The Alba Chronicles
Neville Howarth
Thu 22 May 2014 17:48



15:58.45S 145:11.2W


We’re now hove-to in 6 foot seas, just outside the pass into the Kauehi atoll in the Tuamotus.  We’re having a nice cup of tea and should be at anchor by lunch time.  Here's what we did yesterday and overnight.


21 May 2014   Daniel’s Bay to Tuamotus (Day 4)


It was a tough morning with 20-25 knot winds at 60 degrees off our port bow.  We beat upwind with a heavily reefed main and just the stay sail, but at least it was sunny most of the time.  The GRIB file that I downloaded showed that this wind will continue for the next 48 hours and then there'll be a patch of very squally weather for a few days, so we need to find somewhere nice and sheltered to anchor.


Kauehi is an oval shaped atoll approximately 12 miles long with a fringing reef enclosing a huge, deep lagoon.  There's only one entrance through the reef, which is on the south-west side, so it should be okay to enter in these strong south-east winds.  Tearavero, the main settlement, is on a small,  low-lying island (called a motu) in the north- east corner of the lagoon, but only has good protection from the east, so we're planning to go to an anchorage in the south-east corner behind a few small motus where there should be good protection from the south-east.


I had another look at the tides for the entrance into the lagoon.  The fringing reef around the atoll is only a maximum of a couple of metres, so the prevailing swell that crashes on the reef forces water into the lagoon.  Since there's only one pass out of the reef, all this extra water flows out of the lagoon through the pass causing a significant change in the tidal flow of water - if the wind and waves are stronger, the bigger the effect.


The normal maximum tidal current in and out of the 200 metre wide pass at Kauehi is 4 knots, but since the wind will have been blowing at 20 knots from the south-east for a few days, I think that the current will be increased by one knot when it's coming out and decreased by one knot when it's going in.  In addition, the time for slack water at high tide will be one hour earlier and slack water at low tide will be one hour later.


To make matters a even more complicated, I have conflicting information about the times of high and low tide - four different sources give me a total discrepancy of 90 minutes.  So, my best guestimate is that the maximum current on the inflowing tide will be 3 knots and the time of the slack current at high tide will be somewhere between 10 and 12 o'clock in the morning.  My brain hurts.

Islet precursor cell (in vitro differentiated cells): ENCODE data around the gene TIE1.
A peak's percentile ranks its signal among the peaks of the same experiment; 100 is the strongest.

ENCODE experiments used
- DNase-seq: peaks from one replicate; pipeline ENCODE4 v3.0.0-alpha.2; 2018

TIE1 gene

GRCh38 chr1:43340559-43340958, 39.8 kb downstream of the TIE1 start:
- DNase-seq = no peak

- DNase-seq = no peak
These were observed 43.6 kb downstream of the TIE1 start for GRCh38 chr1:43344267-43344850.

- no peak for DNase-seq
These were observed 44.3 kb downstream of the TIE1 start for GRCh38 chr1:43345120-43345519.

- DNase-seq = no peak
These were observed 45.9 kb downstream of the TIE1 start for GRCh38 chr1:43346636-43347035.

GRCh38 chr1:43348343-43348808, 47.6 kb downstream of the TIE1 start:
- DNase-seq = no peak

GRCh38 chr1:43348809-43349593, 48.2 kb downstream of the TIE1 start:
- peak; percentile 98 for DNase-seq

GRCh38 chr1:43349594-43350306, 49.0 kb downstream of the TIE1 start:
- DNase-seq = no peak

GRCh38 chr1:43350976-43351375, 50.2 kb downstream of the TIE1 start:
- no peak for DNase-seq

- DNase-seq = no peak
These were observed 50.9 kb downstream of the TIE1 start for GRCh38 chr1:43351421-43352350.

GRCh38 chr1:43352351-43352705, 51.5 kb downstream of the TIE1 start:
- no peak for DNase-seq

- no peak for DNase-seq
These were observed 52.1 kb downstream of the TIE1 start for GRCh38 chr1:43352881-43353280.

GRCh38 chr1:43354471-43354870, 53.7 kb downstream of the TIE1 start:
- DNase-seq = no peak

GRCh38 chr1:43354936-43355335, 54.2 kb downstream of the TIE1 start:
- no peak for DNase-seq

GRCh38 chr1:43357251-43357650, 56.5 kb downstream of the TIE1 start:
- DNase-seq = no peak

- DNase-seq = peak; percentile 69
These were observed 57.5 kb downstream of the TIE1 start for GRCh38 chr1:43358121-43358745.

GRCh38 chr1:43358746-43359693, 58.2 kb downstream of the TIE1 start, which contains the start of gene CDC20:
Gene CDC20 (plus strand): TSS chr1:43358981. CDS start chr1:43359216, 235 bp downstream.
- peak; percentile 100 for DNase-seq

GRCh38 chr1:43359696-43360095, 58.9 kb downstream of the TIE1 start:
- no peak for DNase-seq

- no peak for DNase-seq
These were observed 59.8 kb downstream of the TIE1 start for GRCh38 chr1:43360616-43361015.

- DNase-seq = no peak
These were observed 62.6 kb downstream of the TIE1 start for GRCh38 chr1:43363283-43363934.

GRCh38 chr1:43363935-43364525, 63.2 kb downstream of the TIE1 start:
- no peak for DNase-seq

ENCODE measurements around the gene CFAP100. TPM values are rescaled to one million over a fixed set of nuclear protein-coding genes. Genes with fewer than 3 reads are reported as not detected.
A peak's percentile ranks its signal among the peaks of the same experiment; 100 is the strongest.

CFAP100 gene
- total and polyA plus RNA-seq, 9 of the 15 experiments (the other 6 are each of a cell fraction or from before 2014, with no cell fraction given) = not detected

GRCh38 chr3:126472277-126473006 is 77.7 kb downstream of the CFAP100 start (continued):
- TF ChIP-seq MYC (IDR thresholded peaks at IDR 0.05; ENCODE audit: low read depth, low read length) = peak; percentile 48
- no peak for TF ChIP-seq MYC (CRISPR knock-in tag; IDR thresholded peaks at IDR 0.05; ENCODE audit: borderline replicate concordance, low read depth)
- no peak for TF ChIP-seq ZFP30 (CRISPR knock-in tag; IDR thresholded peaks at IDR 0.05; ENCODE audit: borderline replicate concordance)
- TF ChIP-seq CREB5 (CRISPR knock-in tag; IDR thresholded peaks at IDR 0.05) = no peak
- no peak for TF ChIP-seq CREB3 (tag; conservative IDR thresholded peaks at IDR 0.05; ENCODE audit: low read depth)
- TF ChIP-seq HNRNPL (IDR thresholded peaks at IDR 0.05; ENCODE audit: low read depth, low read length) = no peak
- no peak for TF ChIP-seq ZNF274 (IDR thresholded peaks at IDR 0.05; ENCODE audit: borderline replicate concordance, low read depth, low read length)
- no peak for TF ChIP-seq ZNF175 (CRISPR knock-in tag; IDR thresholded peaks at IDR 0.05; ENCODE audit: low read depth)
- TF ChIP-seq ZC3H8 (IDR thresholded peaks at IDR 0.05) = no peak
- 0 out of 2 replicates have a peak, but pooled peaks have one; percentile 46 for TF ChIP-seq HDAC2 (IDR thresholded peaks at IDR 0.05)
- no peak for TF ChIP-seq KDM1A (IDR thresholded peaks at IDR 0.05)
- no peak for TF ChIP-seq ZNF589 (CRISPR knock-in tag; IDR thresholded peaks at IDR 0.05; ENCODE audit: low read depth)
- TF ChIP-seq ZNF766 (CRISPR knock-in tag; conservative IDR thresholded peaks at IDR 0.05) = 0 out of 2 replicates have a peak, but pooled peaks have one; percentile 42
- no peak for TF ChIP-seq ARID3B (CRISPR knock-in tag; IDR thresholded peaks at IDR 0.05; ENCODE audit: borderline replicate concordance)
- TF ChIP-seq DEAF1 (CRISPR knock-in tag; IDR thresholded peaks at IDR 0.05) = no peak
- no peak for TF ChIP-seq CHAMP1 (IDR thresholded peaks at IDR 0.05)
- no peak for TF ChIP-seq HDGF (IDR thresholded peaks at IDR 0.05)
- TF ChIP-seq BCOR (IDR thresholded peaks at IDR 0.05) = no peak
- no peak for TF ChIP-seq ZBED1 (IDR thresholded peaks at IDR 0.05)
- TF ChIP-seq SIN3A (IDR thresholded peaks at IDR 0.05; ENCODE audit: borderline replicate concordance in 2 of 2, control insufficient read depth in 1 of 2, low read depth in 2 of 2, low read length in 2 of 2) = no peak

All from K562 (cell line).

The three knot current is not a problem in itself because we could motor at seven knots if we needed to.  However, the strong current rushing in through the narrow pass causes swirling eddies and a strong wind against the current can cause large standing waves which can be a major problem.  Our master plan was to sail past Kauehi during the night and heave-to until seven in the morning, then make a slow approach to the entrance at nine o'clock and look at the actual conditions of the water going in through the pass, before committing ourselves.


After lunch, the wind abated a little and thankfully backed, so that we were on a beam reach making the afternoon very pleasant.   At sunset, we only had 35 miles to go, so I put another heavy reef in the main and rolled away some of the stay sail in an attempt to slow down, but with 18-22 knots on our beam, we were still going along at 4-5 knots over the ground. 


It was a nice sail for the first half of the night, if a little worrying sailing between two very low lying atolls, which have no lights.  The channel between them was over eight miles wide, but it was still very unnerving to know that there were dangerous reefs only a few miles away in the pitch blackness of the night.  I shudder to think how anyone managed to navigate around here before the invention of GPS.


We hove-to at around four o'clock and dawn found us two miles off the pass waiting for the tide and better light to head across the lagoon - we'll be heading directly into the sun, so it will be nigh on impossible to see any reefs until later in the morning.